Sulfate-reducing bacteria are generally assumed to be the main bacterial group causing MIC in anoxic environments (Hamilton, 1985; Lee et al., 1995). SRB produce hydrogen sulfide, which is a corrosive agent. They are also believed to consume the excess hydrogen and thus stimulate the corrosion reaction. Nevertheless, an alternative reaction has recently been reported by which microbes can induce the corrosion of steels by using elemental iron (Fe0) as electron source (Dinh et al., 2004). This process is used by at least some SRB and methanogenic archaea. In nutrient-poor environments, such as the deep groundwater examined in this study, the microbes may be more “aggressive” toward steels, since the concentration of organic electron donors is low (Xu and Gu, 2011). In the native groundwater at the beginning of our experiment, only dsrB sequences belonging to the Thermodesulfovibrio family were detected. However, in the presence of carbon steel the diversity of the SRB community was increased to comprise Deltaproteobacterial SRB. The SRB were detected from both the incubation water and as part of the biofilm attached to the surfaces of carbon steel. The planktonic and biofilm SRB communities were similar but were affected by temperature. At RT SRB belonging to the family Desulfobacteraceae were detected whereas at 6°C the dsrB genes belonged to family Desulfobulbaceae. The Desulfobulbaceae include Fe0-utilizing SRB, such as the Desulfopila inferna. In our experiment, this bacterium was abundant in water exposed to carbon steel, and it has been proposed that Desulfopila inferna is capable of using Fe0 as electron donor for sulfate reduction (Dinh et al., 2004; Enning et al., 2012). In addition, dsrB sequences matching Desulfobacterium corrodens, another Fe0 utilizing SRB, were found in biofilm at RT (Enning et al., 2012). Enning et al. (2012) reported that the corrosion crust observed together with these SRB consisted of Fe, S, O, and C. This is in accordance with our results, where these compounds were also detected, especially after the 3-months incubation period. Both the SRB community and the corrosion products were different depending on the temperature of incubation. At RT the amount of sulfur in deposits was 14 times higher than at 6°C while the abundance of Si was higher at 6°C than at RT. However, the amount of Fe in the deposits was not affected by temperature and was elevated in all conditions after 8-months of incubation. Microbial cells in the samples incubated at room temperature were typically long (up to 4 μm), slender (0.3 μm) and had curved or corkscrewed shape. Cells had very smooth cell envelope suggesting that they may be Gram-positive. In addition, stalk-like structures, formed customarily by iron oxidizing Proteobacteria were clearly visible at RT. At 6°C microbes were rod shaped and frequently observed as diplobacilli and had an appearance suggesting that they are Gram-negative bacteria. According to SEM images, the incubation temperature had significant effect on the morphology of the microorganisms attached on the surfaces of the samples. In conclusion, our results demonstrate that in order to obtain reliable results on MIC, the measurements should be carried under in situ temperature. In addition, the carbon steel had a positive effect on the bacterial community size and composition, indicating that the native groundwater bacterial communities may benefit from compounds in carbon steel and that the corrosion of carbon steel and subsequent release of these compounds may cause the number of microorganisms to increase and composition of microbial community to change.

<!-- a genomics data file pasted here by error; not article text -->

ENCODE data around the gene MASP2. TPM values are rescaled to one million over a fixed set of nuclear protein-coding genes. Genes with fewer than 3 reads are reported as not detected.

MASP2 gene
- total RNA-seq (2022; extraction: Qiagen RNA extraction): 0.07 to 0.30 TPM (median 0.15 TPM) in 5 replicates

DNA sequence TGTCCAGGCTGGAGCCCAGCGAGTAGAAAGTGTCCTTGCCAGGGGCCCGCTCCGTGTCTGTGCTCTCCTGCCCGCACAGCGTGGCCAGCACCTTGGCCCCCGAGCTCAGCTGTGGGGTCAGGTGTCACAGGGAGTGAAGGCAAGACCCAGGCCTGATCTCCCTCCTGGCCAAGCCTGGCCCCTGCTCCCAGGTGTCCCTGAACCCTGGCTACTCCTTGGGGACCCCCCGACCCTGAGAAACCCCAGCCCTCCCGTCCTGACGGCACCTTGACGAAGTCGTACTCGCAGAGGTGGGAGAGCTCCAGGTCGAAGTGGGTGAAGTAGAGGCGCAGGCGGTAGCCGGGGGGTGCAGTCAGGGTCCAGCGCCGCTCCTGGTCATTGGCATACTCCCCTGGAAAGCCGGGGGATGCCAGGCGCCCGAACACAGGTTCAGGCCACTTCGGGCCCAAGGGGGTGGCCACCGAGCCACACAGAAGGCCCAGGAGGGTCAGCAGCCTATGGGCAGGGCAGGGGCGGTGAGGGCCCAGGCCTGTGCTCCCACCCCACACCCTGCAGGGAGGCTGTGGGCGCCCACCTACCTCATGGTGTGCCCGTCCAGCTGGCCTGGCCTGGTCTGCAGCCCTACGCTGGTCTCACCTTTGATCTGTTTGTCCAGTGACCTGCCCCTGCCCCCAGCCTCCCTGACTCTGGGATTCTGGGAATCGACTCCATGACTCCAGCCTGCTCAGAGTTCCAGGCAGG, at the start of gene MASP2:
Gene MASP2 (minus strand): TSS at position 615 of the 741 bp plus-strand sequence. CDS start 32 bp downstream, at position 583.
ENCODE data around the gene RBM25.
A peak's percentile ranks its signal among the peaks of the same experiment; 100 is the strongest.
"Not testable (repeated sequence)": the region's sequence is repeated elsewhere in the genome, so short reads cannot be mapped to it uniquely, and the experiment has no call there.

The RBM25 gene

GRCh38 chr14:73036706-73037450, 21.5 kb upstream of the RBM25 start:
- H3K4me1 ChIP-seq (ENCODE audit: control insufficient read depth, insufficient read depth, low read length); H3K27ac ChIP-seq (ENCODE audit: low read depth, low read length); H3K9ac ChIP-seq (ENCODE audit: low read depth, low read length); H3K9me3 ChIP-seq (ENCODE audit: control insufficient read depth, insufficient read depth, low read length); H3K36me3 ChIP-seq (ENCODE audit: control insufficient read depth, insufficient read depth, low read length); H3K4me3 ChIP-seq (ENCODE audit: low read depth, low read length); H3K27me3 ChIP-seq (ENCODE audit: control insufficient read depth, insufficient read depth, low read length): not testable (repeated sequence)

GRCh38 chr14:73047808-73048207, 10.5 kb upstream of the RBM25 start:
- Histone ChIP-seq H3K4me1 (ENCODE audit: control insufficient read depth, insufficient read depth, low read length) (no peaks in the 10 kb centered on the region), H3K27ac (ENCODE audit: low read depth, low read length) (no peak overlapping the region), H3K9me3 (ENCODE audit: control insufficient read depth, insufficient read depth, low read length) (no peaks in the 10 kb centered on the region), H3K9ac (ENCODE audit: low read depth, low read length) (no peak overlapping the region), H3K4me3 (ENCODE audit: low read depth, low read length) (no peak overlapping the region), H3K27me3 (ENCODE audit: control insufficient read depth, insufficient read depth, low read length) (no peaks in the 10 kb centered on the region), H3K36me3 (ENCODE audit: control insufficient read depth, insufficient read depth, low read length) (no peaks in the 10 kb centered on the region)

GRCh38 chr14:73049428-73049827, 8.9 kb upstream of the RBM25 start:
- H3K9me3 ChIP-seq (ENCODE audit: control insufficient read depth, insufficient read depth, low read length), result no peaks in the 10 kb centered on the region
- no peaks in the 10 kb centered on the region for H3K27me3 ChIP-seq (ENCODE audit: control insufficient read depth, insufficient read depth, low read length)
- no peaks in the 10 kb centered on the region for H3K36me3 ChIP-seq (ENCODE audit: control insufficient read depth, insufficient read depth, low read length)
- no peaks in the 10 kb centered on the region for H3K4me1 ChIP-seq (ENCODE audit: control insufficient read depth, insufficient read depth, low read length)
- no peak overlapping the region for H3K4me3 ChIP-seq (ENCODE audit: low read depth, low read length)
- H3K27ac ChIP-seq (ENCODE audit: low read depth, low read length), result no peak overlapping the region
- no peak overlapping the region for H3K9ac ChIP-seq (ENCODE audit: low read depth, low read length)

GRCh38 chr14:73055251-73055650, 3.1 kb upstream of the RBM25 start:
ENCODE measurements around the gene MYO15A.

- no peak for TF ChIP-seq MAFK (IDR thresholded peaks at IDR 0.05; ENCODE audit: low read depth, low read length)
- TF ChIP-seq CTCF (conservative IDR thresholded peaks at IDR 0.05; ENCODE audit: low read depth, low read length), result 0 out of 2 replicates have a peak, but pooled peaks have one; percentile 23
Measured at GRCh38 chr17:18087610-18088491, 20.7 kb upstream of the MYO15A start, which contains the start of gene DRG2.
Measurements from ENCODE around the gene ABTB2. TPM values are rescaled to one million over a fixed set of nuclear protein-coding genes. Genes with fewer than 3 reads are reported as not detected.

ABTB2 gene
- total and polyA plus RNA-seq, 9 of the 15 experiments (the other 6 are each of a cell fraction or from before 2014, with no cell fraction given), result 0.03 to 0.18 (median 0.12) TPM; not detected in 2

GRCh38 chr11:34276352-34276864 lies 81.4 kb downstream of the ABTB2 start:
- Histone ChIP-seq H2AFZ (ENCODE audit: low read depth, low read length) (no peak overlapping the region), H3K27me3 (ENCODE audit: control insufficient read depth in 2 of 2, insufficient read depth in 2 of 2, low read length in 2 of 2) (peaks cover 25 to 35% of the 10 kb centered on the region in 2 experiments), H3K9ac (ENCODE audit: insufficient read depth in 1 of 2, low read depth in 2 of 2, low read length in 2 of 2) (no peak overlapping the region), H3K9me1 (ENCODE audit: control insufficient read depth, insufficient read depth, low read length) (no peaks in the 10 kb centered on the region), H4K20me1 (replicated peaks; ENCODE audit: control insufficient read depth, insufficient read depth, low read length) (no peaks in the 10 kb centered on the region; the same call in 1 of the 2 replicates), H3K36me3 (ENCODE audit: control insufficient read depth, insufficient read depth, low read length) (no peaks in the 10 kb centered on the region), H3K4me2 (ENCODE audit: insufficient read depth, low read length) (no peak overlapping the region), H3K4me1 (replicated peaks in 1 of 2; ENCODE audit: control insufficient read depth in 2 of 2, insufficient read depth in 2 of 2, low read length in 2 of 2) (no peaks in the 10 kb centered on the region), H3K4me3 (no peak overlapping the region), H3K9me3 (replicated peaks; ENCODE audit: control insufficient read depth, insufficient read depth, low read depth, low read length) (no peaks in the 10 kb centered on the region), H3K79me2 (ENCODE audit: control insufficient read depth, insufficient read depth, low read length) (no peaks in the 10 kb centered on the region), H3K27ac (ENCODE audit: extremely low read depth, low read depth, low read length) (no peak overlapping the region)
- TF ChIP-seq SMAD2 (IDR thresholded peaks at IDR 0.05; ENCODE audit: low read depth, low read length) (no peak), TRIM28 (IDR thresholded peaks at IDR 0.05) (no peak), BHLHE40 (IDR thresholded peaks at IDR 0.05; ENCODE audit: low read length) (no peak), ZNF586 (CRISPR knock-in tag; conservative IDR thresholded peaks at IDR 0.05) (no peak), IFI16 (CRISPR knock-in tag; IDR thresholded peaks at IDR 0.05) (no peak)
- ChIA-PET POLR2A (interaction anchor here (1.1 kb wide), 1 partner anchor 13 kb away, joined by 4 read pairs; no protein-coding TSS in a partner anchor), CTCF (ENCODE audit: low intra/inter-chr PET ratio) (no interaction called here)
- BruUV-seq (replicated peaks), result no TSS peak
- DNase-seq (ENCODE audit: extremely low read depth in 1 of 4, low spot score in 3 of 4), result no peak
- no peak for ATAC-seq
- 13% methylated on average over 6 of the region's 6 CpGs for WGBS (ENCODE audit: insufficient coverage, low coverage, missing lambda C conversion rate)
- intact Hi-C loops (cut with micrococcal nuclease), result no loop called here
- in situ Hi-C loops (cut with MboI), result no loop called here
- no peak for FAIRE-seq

PR, LC, MV, MB conceived, designed and performed the experiments, analyzed the data and wrote the paper. MR performed the SEM analyses, analyzed the data and wrote the paper. ES analyzed the DGGE data and wrote the paper.
Conflict of Interest Statement
The authors declare that the research was conducted in the absence of any commercial or financial relationships that could be construed as a potential conflict of interest.
This work was supported by the Finnish Research Program on Nuclear Waste Management 2011–2014 (REMIC). The help of the staff in TVO Olkiluoto NPP during the samplings is gratefully acknowledged. The authors thank the skillful assistance of Taru Lehtikuusi and Seppo Peltonen in the experimental work.
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Keywords: deep biosphere, microbial corrosion, terrestrial biosphere, carbon steel, sulfate reducing bacteria
Citation: Rajala P, Carpén L, Vepsäläinen M, Raulio M, Sohlberg E and Bomberg M (2015) Microbially induced corrosion of carbon steel in deep groundwater environment. Front. Microbiol. 6:647. doi: 10.3389/fmicb.2015.00647
Received: 26 March 2015; Accepted: 15 June 2015;
Published: 24 July 2015.
Edited by:Graeme W. Nicol, L’Université de Lyon, France
Reviewed by:Steffen Kolb, Friedrich Schiller University Jena, Germany
Md. Tanvir Rahman, Bangladesh Agricultural University, Bangladesh
Copyright © 2015 Rajala, Carpén, Vepsäläinen, Raulio, Sohlberg and Bomberg. This is an open-access article distributed under the terms of the Creative Commons Attribution License (CC BY). The use, distribution or reproduction in other forums is permitted, provided the original author(s) or licensor are credited and that the original publication in this journal is cited, in accordance with accepted academic practice. No use, distribution or reproduction is permitted which does not comply with these terms.
*Correspondence: Pauliina Rajala, Materials Performance, VTT Technical Research Centre of Finland, Kemistintie 3, FI-02044 VTT, Espoo, Finland, email@example.com
†Present address: Mari Raulio, Tikkurila Oyj, Vantaa, Finland